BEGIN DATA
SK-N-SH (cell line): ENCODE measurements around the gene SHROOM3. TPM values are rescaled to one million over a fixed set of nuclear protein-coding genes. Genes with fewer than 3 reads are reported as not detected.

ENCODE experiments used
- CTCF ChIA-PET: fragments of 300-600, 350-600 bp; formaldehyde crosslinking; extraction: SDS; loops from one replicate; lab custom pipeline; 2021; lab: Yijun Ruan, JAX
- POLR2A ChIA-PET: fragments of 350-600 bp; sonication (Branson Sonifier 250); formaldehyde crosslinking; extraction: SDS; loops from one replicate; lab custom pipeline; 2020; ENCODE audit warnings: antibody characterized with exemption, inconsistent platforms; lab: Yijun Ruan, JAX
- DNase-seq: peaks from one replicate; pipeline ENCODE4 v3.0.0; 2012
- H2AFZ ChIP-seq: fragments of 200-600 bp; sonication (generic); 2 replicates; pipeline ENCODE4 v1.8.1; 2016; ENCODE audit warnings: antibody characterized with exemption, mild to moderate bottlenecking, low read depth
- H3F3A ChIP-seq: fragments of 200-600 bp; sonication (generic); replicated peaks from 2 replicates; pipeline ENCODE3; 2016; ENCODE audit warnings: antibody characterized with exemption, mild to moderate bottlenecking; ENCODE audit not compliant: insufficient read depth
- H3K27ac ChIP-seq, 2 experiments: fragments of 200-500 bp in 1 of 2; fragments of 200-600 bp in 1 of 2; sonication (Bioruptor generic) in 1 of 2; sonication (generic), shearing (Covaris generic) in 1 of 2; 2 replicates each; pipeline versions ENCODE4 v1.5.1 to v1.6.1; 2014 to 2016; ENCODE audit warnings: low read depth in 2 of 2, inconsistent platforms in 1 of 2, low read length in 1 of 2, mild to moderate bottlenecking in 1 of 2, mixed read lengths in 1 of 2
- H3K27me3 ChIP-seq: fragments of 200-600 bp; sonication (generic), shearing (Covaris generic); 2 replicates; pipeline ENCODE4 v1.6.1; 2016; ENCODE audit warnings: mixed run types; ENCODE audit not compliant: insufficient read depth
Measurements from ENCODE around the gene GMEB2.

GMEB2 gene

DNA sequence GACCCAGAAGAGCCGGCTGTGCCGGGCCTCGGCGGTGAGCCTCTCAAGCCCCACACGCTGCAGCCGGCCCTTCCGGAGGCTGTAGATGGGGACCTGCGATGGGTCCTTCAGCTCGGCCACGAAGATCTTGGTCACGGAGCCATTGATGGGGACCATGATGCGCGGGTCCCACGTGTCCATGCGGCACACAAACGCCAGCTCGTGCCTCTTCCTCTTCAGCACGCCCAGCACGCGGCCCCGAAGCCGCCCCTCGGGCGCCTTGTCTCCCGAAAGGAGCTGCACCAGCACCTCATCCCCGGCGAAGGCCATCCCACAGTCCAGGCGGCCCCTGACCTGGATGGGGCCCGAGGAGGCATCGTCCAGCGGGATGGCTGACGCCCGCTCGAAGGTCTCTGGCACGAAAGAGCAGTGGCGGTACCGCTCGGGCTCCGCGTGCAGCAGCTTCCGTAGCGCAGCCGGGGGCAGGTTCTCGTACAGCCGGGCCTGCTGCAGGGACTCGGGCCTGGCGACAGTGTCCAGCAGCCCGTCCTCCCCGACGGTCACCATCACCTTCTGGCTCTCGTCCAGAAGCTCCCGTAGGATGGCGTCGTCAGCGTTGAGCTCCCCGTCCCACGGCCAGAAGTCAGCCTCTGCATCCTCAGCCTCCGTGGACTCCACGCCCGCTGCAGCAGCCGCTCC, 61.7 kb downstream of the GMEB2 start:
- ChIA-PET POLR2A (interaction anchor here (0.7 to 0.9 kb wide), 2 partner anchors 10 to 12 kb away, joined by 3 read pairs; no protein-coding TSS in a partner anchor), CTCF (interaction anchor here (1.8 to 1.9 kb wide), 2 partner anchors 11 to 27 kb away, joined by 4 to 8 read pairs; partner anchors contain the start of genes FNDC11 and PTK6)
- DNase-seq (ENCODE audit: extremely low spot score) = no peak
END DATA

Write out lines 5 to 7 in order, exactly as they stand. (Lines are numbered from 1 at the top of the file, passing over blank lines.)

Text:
- DNase-seq: peaks from one replicate; pipeline ENCODE4 v3.0.0; 2012
- H2AFZ ChIP-seq: fragments of 200-600 bp; sonication (generic); 2 replicates; pipeline ENCODE4 v1.8.1; 2016; ENCODE audit warnings: antibody characterized with exemption, mild to moderate bottlenecking, low read depth
- H3F3A ChIP-seq: fragments of 200-600 bp; sonication (generic); replicated peaks from 2 replicates; pipeline ENCODE3; 2016; ENCODE audit warnings: antibody characterized with exemption, mild to moderate bottlenecking; ENCODE audit not compliant: insufficient read depth